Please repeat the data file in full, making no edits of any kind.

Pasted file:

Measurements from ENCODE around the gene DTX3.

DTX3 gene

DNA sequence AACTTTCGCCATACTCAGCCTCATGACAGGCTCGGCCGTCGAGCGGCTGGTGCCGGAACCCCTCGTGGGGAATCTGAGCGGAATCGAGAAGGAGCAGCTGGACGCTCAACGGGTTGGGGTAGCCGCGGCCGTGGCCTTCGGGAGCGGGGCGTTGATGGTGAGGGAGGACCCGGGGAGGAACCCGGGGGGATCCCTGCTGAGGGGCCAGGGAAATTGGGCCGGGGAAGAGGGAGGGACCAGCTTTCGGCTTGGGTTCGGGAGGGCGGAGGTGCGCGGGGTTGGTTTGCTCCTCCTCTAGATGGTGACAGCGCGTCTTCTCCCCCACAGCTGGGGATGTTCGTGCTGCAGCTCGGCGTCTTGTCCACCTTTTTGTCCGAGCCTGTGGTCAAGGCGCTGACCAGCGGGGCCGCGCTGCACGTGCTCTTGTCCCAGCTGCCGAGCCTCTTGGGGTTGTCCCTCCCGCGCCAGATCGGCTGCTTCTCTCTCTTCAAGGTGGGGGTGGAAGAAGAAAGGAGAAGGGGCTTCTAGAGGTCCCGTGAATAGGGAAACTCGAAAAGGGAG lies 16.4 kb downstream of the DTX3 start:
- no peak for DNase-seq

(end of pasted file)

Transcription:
Measurements from ENCODE around the gene DTX3.

DTX3 gene

DNA sequence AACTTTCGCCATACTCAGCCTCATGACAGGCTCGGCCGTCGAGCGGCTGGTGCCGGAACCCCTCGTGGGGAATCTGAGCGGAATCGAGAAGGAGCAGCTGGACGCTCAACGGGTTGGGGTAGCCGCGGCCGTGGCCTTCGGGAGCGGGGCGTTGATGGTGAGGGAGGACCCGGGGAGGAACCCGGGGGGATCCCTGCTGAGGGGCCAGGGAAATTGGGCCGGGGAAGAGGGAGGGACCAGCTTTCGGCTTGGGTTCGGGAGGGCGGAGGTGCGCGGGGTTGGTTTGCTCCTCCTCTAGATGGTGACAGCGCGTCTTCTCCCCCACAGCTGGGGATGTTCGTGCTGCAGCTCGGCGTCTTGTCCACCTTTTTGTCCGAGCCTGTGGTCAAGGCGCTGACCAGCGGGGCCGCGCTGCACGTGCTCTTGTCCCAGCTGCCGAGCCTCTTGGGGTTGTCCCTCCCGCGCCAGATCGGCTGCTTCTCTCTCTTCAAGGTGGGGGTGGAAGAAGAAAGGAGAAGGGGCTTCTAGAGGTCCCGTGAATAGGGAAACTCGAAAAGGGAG lies 16.4 kb downstream of the DTX3 start:
- no peak for DNase-seq